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Where I Come From, revision

IGCSE Literature English revision

Max Langenkamp

on 12 October 2014

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Transcript of Where I Come From, revision

Where I Come From
The Poem
People are made of places. They carry with them
hints of jungles or mountains, a tropic grace
or the cool eyes of sea-gazers. Atmosphere of cities
how different drops from them, like the smell of smog
or the almost-not-smell of tulips in the spring,
nature tidily plotted in little squares
with a fountain in the centre; museum smell,
art also tidily plotted with a guidebook;
or the smell of work, glue factories maybe,
chromium-plated offices; smell of subways
crowded at rush hours.
Where I come from, people
carry woods in their minds, acres of pine woods;
blueberry patches in the burned-out bush;
wooden farmhouses, old, in need of paint,
with yards where hens and chickens circle about,
clucking aimlessly; battered schoolhouses
behind which violets grow. Spring and winter
are the mind’s chief seasons: ice and the breaking of ice.
A door in the mind blows open, and there blows
a frosty wind from fields of snow.
Smell serves as a critical and visceral link between the different locations; a previously untapped primal feeling within us that provides a unique perspective of the poet's ideas.
Rejuvenation of the old is an idea significant especially in the second stanza of the poem
The second (rejuvenating) stanza
"blueberry patches in the burned out bush"
and "battered schoolhouses behind which violets grow" are two quotes very suggestive of the possibility of rebirth- contrast this with the city, where nature is 'tidily plotted', and we get the sense that this urban setting does not allow the organic process of regeneration that leads to development.
The final words
“A door in the mind blows open, and there blows a frosty wind from fields of snow”
Elizabeth Webster
Brewster's Places
Brewster was born and grew up in a small lumber town- Chipman, New Brunswick, Canada. The constant presence of nature asserted itself in her earlier poems(Death by Drowning, Passage of Summer[1966]).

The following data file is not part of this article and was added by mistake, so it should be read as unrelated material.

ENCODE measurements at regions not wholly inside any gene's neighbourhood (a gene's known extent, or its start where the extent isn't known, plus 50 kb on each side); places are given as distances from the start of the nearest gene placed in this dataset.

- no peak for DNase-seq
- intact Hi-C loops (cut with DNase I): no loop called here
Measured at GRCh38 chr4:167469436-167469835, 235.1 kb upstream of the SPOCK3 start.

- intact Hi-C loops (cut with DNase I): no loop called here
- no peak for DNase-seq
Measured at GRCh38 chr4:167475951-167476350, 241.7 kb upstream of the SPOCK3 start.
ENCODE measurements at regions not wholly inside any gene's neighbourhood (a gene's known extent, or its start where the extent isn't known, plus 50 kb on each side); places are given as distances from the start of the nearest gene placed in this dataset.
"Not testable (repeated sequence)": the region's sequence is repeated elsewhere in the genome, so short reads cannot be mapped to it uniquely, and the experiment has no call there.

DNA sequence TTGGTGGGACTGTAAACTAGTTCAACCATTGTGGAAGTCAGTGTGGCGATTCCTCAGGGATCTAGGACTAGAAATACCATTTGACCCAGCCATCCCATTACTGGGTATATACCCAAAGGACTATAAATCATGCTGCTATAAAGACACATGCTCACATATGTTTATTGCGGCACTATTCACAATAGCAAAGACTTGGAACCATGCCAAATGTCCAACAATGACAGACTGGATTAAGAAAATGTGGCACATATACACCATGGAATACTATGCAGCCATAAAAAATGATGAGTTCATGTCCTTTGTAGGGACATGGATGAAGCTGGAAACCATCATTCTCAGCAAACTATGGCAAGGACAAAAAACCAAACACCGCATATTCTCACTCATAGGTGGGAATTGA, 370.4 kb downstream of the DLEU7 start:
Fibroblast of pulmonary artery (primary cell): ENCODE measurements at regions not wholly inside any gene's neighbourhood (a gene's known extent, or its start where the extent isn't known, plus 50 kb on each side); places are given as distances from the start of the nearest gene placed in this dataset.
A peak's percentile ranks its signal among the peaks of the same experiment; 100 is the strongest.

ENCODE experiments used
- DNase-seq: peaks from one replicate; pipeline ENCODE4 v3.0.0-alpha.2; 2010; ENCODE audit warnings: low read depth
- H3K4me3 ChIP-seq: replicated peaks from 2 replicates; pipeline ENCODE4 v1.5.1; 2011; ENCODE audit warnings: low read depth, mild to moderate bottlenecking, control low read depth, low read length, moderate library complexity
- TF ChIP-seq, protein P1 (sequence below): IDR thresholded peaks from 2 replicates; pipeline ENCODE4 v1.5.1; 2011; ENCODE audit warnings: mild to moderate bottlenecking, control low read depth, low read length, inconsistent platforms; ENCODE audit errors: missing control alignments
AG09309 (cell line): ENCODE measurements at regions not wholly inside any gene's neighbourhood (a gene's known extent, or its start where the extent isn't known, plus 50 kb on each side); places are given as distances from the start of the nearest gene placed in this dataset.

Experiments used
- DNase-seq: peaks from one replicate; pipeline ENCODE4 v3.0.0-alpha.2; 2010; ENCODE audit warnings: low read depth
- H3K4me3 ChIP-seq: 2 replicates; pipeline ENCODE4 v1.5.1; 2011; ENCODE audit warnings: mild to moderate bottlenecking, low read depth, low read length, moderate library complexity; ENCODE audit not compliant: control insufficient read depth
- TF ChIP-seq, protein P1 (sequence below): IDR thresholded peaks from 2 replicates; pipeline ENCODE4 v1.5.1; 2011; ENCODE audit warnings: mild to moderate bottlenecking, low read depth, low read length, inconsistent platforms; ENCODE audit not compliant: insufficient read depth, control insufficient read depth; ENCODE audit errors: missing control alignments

Being a female writer in the 1940s, Brewster also faced the problems of a modernist woman- struggling to find a unique voice in an overwhelmingly male-dominated culture.
Themes & Motifs
The 'almost-not smell' of the tulips effectively juxtaposes the smell of 'smog'
smell of 'work' or 'glue factories' are associated with the city
Here, we get an ominous feeling of foreboding. While Brewster did live in the icy cold reaches of North America, the sensation of a figurative chill is unmistakable. She is purposefully ambiguous- I see the 'door in the mind' that is invaded by 'frosty snow' as a nostalgia for childhood memories that has been interrupted by startling truth; without the fond sugar-coat that nostalgia paints.
Where I Come From is a meditation on the impacts of our origin on our identity and contains subtle criticisms of the urban sprawl that has become so prevalent and thus can be compared with The City Planners by Atwood.
both are somewhat critical of the idle comfort of the city life.
both provide a sense of foreboding at the end
"planted sanitary trees" is similar to "nature tidily plotted"
Where I Come From doesn't immediately have clearly contrasting poems in the collection that we have studied- perhaps owing to the distant theme that the poem relates to.
Summer Farm can be compared to Where I Come From by examining a series of critical differences:
Summer Farm centers on the importance of self and the transience of the surroundings- the "flickering"- while Where I Come From suggests the opposite.
Summer Farm gratifies our reason; appealing to the philosophical sense within us while Where I Come From reaches out towards a more primal facility- the (imagined) sense of smell.
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